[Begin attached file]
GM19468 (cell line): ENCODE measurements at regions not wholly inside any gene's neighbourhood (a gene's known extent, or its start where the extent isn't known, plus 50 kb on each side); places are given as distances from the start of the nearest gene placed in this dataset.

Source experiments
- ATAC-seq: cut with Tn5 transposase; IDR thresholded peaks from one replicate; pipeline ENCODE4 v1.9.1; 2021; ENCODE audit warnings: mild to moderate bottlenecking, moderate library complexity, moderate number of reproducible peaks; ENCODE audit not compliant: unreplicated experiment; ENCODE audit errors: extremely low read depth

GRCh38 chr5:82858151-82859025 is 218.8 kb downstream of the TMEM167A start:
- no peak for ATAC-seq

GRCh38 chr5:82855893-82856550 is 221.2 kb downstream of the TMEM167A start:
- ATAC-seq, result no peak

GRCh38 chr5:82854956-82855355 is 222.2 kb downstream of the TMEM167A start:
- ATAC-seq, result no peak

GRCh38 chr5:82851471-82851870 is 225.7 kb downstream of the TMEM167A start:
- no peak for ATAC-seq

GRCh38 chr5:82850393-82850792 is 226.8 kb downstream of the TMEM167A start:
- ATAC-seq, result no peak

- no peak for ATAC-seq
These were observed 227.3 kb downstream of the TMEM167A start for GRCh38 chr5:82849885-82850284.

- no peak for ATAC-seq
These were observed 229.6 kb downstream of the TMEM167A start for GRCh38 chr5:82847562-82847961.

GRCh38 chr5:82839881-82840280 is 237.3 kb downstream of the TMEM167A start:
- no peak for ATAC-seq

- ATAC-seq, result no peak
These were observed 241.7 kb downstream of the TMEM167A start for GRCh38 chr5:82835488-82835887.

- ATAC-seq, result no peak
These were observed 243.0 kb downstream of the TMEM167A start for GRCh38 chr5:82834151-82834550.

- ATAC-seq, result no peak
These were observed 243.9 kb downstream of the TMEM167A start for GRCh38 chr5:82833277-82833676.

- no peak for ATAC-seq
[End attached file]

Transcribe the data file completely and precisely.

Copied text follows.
GM19468 (cell line): ENCODE measurements at regions not wholly inside any gene's neighbourhood (a gene's known extent, or its start where the extent isn't known, plus 50 kb on each side); places are given as distances from the start of the nearest gene placed in this dataset.

Source experiments
- ATAC-seq: cut with Tn5 transposase; IDR thresholded peaks from one replicate; pipeline ENCODE4 v1.9.1; 2021; ENCODE audit warnings: mild to moderate bottlenecking, moderate library complexity, moderate number of reproducible peaks; ENCODE audit not compliant: unreplicated experiment; ENCODE audit errors: extremely low read depth

GRCh38 chr5:82858151-82859025 is 218.8 kb downstream of the TMEM167A start:
- no peak for ATAC-seq

GRCh38 chr5:82855893-82856550 is 221.2 kb downstream of the TMEM167A start:
- ATAC-seq, result no peak

GRCh38 chr5:82854956-82855355 is 222.2 kb downstream of the TMEM167A start:
- ATAC-seq, result no peak

GRCh38 chr5:82851471-82851870 is 225.7 kb downstream of the TMEM167A start:
- no peak for ATAC-seq

GRCh38 chr5:82850393-82850792 is 226.8 kb downstream of the TMEM167A start:
- ATAC-seq, result no peak

- no peak for ATAC-seq
These were observed 227.3 kb downstream of the TMEM167A start for GRCh38 chr5:82849885-82850284.

- no peak for ATAC-seq
These were observed 229.6 kb downstream of the TMEM167A start for GRCh38 chr5:82847562-82847961.

GRCh38 chr5:82839881-82840280 is 237.3 kb downstream of the TMEM167A start:
- no peak for ATAC-seq

- ATAC-seq, result no peak
These were observed 241.7 kb downstream of the TMEM167A start for GRCh38 chr5:82835488-82835887.

- ATAC-seq, result no peak
These were observed 243.0 kb downstream of the TMEM167A start for GRCh38 chr5:82834151-82834550.

- ATAC-seq, result no peak
These were observed 243.9 kb downstream of the TMEM167A start for GRCh38 chr5:82833277-82833676.

- no peak for ATAC-seq